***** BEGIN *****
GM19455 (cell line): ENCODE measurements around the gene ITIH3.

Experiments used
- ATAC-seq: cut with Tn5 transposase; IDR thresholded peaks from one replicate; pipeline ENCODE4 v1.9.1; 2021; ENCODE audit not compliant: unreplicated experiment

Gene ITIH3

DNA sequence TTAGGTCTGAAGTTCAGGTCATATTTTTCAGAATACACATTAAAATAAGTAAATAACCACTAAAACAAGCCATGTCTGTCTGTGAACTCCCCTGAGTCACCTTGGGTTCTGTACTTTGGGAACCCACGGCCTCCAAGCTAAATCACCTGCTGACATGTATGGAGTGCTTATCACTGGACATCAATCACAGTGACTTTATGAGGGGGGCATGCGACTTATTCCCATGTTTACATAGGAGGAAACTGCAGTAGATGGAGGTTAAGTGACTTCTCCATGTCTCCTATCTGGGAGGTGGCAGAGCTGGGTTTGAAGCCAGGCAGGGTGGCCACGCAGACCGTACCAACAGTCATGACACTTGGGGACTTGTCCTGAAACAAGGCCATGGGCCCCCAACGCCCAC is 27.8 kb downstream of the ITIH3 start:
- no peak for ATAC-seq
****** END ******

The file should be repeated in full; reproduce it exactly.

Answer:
GM19455 (cell line): ENCODE measurements around the gene ITIH3.

Experiments used
- ATAC-seq: cut with Tn5 transposase; IDR thresholded peaks from one replicate; pipeline ENCODE4 v1.9.1; 2021; ENCODE audit not compliant: unreplicated experiment

Gene ITIH3

DNA sequence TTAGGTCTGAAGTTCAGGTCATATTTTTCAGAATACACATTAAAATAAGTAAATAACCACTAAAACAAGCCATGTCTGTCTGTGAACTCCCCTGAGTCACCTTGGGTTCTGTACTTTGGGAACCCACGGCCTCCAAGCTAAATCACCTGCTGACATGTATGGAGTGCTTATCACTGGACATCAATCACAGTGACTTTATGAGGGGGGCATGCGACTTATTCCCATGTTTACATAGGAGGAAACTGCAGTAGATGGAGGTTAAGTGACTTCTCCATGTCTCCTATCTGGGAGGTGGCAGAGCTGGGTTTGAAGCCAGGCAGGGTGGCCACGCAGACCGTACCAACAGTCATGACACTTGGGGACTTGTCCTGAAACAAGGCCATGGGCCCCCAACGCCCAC is 27.8 kb downstream of the ITIH3 start:
- no peak for ATAC-seq